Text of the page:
Low progesterone levels are the most common hormone imbalance in women after age 35 when our ovaries start to slow down. It is, therefore, best if you observe your symptoms carefully and revisit this quiz if you start to show more symptoms, especially as you enter perimenopause.

High Estrogen

It looks like you do not have estrogen dominance.

That's good news, because you need estrogen and progesterone in balance. Estrogen is another potent steroid hormone (or rather a group of hormones) that is responsible for keeping you joyful, juicy and feeling sexy. However, high estrogen levels can result in stubborn weight gain, particularly in the hips and butt, mood swings, PMS, depression or irritability, weepiness, sometimes over the most ridiculous things and 'mini breakdowns' or anxiety. Women with high estrogen levels can develop fibroids and endometriosis. Elevated estrogen levels have also been connected to be the leading cause of breast cancer in women.

What can you do?

Keep in mind the overlap of these symptoms with symptoms of low or slow progesterone. It is best if you observe your symptoms carefully and revisit this quiz if you start to show more symptoms, especially as you enter perimenopause.

To learn more about prevention, I recommend watching the (free) workshop “How to Use Food to Rebalance Your Hormones” here: http://www.cookingforbalance.com.

Low Estrogen

It sounds unlikely that you have low estrogen at this point, which is great.

Estrogen is another potent steroid hormone (or rather a group of hormones) that is responsible for keeping you joyful, juicy and feeling sexy. Women with low estrogen levels often experience mood swings, low libido, dry vagina, achy joints, less mental focus and enthusiasm.

What can you do?

Keep in mind that this occurs in most women in the year prior to their last period and thereafter. It is, therefore, best if you observe your symptoms carefully and revisit this quiz if you start to show more symptoms, especially as you enter perimenopause.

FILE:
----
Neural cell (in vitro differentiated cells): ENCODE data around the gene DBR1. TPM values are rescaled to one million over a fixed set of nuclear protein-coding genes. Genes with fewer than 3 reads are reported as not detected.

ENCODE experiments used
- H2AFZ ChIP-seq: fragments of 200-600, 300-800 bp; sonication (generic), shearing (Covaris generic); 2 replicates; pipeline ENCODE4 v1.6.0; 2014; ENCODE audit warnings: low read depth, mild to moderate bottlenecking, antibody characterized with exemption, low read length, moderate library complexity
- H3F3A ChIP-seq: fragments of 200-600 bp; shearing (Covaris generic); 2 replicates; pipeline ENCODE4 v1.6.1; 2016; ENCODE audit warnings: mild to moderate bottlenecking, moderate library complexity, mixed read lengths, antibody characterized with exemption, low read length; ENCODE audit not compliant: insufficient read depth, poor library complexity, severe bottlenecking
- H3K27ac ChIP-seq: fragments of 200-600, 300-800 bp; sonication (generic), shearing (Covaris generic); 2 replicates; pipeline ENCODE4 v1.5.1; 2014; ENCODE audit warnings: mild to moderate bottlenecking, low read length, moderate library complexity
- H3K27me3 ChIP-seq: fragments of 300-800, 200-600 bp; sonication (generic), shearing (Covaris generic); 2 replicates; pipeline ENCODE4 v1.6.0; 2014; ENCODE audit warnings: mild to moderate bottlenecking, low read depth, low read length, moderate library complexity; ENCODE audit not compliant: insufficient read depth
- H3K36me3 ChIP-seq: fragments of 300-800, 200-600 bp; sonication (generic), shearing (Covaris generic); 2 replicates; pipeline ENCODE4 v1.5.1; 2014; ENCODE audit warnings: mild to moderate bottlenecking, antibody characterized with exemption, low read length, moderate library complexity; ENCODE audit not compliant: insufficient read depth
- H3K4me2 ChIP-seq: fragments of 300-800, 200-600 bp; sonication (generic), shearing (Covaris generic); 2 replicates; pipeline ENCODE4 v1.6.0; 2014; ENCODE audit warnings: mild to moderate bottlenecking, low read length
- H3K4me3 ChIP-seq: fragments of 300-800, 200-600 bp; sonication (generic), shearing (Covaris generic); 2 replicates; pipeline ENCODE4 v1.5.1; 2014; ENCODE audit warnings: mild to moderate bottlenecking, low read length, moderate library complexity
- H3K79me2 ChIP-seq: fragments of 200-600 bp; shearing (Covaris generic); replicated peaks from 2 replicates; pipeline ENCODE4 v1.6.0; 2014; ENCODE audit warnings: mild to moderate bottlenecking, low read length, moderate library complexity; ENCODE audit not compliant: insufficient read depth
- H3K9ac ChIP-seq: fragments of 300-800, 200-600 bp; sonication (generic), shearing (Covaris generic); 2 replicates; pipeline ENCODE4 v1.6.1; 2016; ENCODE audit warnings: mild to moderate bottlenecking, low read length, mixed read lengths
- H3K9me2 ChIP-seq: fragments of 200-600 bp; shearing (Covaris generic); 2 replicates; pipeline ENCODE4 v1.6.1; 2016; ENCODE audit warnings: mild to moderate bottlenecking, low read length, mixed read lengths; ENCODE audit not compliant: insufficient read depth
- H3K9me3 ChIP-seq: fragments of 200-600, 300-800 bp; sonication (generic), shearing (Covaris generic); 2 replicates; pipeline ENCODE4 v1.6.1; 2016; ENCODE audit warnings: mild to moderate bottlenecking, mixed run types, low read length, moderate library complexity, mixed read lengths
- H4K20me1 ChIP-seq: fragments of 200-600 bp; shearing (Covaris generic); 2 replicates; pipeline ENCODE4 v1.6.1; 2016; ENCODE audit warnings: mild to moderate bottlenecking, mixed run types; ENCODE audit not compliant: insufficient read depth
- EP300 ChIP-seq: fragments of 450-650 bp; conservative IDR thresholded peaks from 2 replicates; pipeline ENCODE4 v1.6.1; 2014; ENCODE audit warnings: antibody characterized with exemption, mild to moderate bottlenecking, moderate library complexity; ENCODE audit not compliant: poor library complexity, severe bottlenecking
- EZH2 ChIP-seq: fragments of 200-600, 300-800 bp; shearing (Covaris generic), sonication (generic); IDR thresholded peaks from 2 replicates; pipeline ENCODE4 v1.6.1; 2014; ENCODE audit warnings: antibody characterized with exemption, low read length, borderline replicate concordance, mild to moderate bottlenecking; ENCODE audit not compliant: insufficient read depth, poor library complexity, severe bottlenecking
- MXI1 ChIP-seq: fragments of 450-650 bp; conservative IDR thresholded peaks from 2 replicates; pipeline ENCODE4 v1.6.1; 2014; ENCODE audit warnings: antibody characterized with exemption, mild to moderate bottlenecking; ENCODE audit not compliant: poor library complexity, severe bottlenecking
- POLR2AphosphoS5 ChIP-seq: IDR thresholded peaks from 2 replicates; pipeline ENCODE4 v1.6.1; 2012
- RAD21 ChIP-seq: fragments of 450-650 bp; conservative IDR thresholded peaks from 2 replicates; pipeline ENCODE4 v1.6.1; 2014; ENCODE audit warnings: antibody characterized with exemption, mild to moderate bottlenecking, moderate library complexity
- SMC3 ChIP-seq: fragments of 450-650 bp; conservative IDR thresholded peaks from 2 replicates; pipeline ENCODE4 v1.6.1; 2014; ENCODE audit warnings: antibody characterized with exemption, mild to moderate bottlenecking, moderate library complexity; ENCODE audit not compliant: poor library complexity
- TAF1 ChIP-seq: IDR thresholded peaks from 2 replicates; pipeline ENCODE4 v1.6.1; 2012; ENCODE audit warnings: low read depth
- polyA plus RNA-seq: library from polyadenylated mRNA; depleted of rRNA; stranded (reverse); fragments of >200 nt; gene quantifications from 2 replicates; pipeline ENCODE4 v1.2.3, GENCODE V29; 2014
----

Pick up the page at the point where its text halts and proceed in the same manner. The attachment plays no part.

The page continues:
To learn more about prevention, I invite you to watch the (free) workshop “How to Use Food to Rebalance Your Hormones” here: http://www.cookingforbalance.com.

High Androgens

You are unlikely to have high androgens.

But keep track of your symptoms over time. That's good news because high androgens can cause unwanted facial hair growth, frontal hair loss, hyperglycemia or hypoglycemia and/or unstable blood sugar levels, irritability, aggression or episodes of depression and anxiety.

What can you do?

It is best if you observe your symptoms carefully and revisit this quiz if you start to show more symptoms such as increased breakouts, greasy skin, facial hair growth, or weight gain.

Low Thyroid

It looks unlikely that you have low thyroid at this point.

Which is great because low thyroid can cause decreased mental acuity, fatigue, hair loss, depression, stubborn weight and constipation.

What can you do?

Sadly, 1 in 5 women develops a thyroid condition in her lifetime. Be on the lookout for symptoms of low thyroid function - particularly rising cholesterol, hair loss, weight gain and fatigue - and revisit this quiz if you start to show more symptoms.

To learn more about prevention, I recommend downloading the Thyroid Diet Starter Kit at http://www.thyroiddietcoach.com to find out more about some of the dietary and lifestyle choices you can make to sustain good overall health.